Interview With Sisu Frontwoman Sandra Vu

Northern Transmissions chats with 'Sisu' frontwoman Sandra Vu.

Northern Transmissions chatted with Sandra Vu from Sisu. The bands new album Blood Tears came out last week on Mono Prism Records. Sisu are presently on a North American tour.

NT: You have a pretty busy life, when did you start writing material for SISU?

SV: Some of the earliest work dates back to 2010 about.

NT: You have been part of successful groups in the past, did you always want to have your own band?

SV: I grew up playing drums in bands since I was 13, so I always sat pretty comfortably as the backbone. I play many other instruments though, so I would overdub myself playing as a whole band very early on. Back then, I never occurred to me that it was something I could do, for whatever reason, like lack of confidence, lack of a role model. In the last few years, I started feeling so trapped being so dependent on others to create music, so I just started finally making my own songs.

How different is it now playing live, now that you’ve stepped away from the drum kit?

SV: It’s very different, and I’m starting to feel more comfortable up front. Like I said, I got very comfortable playing drums, just having it done it for so long. Playing guitar and singing comes with a whole other set of movements and vulnerability.

NT: For the Light Eyes EP, you guys did everything on your own. Did you get help this time for your upcoming album Blood Tears?

SV: Yes, we wanted to step up production so we borrowed nice mics and mic-pres and enlisted our friend and long time supporter Lars Stalfors to mix the record. I still played about 80% of all the instruments on the record, but Ryan Wood added considerably by engineering and co-producing. Nathanael Keefer played drums on 8 out of 10 songs, which freed me up to direct a bit more.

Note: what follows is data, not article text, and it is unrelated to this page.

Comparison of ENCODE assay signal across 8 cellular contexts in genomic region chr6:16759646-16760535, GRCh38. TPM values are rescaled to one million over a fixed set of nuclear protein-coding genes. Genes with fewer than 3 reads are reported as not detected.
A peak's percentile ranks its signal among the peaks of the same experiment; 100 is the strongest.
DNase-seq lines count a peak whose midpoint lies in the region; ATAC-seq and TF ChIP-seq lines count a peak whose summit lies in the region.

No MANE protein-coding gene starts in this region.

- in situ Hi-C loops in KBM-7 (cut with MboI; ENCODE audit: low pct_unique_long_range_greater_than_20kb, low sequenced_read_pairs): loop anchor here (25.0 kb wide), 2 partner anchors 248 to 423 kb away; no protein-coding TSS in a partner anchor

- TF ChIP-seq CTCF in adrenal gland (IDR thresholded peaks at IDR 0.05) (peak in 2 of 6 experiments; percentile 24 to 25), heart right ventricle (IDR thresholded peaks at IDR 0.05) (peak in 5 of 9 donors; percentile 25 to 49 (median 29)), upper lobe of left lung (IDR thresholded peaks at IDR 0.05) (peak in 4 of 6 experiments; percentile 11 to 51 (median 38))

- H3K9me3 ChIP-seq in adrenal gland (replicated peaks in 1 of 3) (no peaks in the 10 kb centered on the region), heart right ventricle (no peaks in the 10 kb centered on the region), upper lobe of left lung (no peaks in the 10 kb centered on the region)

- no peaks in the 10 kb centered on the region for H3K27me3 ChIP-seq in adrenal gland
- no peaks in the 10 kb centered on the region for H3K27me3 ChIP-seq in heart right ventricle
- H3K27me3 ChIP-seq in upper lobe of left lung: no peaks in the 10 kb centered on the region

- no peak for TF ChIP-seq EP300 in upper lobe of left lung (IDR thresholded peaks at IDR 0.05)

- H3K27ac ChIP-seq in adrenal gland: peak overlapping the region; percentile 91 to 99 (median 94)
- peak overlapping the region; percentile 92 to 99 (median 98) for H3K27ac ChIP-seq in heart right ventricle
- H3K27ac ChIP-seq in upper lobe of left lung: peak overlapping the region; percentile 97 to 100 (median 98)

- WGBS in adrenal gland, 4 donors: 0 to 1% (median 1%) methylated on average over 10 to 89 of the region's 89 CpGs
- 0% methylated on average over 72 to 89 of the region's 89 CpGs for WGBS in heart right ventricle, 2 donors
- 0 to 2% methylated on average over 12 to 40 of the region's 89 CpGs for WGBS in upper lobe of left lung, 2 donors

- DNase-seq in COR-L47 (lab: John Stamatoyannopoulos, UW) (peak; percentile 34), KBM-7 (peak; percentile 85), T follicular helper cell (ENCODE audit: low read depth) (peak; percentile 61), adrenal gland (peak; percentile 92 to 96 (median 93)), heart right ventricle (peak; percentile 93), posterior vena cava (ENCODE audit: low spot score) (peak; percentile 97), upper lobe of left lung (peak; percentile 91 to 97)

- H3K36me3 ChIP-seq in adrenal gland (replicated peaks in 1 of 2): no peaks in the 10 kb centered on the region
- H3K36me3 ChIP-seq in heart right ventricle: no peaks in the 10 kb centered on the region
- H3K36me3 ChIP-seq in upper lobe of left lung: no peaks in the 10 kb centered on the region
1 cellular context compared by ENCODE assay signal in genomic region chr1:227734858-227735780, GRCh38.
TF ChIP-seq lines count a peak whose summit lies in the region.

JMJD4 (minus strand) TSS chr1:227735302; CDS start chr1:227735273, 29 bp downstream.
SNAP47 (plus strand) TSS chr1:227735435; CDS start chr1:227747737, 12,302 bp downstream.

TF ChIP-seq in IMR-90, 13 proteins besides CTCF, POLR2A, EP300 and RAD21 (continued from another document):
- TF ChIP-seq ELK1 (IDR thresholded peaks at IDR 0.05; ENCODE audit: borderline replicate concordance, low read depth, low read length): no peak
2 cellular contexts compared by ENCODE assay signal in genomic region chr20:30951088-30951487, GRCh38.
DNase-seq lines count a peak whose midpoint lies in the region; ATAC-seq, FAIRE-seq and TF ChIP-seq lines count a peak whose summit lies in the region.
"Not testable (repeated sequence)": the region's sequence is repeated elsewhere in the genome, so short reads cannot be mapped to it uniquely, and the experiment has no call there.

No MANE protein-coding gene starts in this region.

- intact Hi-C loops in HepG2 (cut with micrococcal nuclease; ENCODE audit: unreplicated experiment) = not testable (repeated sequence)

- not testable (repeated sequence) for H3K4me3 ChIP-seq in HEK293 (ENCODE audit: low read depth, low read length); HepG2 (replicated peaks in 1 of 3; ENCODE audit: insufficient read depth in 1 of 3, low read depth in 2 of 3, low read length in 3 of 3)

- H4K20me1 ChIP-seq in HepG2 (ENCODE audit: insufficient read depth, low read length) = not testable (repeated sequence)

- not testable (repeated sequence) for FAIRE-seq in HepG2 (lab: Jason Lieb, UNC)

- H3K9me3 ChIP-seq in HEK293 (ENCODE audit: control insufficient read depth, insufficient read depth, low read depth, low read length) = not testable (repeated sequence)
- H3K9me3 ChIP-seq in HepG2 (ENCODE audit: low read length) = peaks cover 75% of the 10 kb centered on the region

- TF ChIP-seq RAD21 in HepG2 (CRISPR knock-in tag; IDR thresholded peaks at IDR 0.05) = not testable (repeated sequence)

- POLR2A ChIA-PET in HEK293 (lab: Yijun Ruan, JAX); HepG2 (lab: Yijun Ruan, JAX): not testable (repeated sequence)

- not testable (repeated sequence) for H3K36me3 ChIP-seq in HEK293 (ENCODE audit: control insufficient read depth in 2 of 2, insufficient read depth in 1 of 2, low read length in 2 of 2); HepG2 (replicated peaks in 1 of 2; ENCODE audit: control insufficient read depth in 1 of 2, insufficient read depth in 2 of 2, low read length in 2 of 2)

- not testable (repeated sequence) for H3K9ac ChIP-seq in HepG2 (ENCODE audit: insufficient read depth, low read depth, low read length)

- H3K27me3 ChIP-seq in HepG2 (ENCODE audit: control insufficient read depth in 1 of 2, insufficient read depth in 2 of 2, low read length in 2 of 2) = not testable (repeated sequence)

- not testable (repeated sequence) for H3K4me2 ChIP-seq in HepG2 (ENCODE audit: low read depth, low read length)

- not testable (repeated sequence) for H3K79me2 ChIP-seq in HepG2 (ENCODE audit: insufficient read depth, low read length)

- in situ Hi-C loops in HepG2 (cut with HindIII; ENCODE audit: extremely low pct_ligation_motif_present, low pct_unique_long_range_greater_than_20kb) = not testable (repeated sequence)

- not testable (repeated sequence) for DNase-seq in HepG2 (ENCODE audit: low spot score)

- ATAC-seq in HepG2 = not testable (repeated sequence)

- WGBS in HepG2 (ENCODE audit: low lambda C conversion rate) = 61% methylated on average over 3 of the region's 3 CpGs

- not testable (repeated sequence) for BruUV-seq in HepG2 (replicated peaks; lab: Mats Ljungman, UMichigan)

NT: How does it differ musically from the EP?

SV: There meant to be live drums on the EP but I couldn’t get them to sound right, so we stuck with just the drum machine. The EP is on the whole more “lo-fi” without the extra help. Song wise, the EP is meatier, denser, and more layered. Two Thousand Hands is actually the newest song that I’ve written. I had more emphasis on melodic bass lines on the EP in comparison to the LP.

NT: The title sounds a bit dark, what is it inspired by?

SV: It’s an image introduced by one of my friends but it works so well with the melodramatic sensibility of the record. I wrote a song based on the idea, of blood as being the manifestation of physical and internal pain. You can’t see clearly with blood in your eyes, it’s opposite the idea of rose-colored glasses. It plays off the title of the EP “Light Eyes” too, which is clarity and enlightenment. It is dark, like how we get so wrapped up in our own depression or sadness.

NT: Is Sisu top priority now?

SV: I try my hardest to put everything into whatever I’m working on.

NT: Sisu is the Finish word for perseverance, is this a big part of your personality?

SV: Yes, if it is something that I truly care about, I put my all into it. It’s almost to the point of ruthlessness, because I refuse to wait around for people sometimes, maybe to a fault. With limited resources, I have to learn how to do a lot myself. I’ve always had this streak of independence, and perhaps that’s what lead me here. It’s very easy to complain about the state of things or place blame on things that supposedly prevent you from doing what makes you happy. I fight that every day and try to be proactive about getting things that I want done.

NT: Which five albums are still inspiring you?


Kim Jung Mi – Now

My Bloody Valentine – Loveless

Linda Perhacs – Parallelograms

Broadcast – Noise Made By People

Can – Ege Bamyasi

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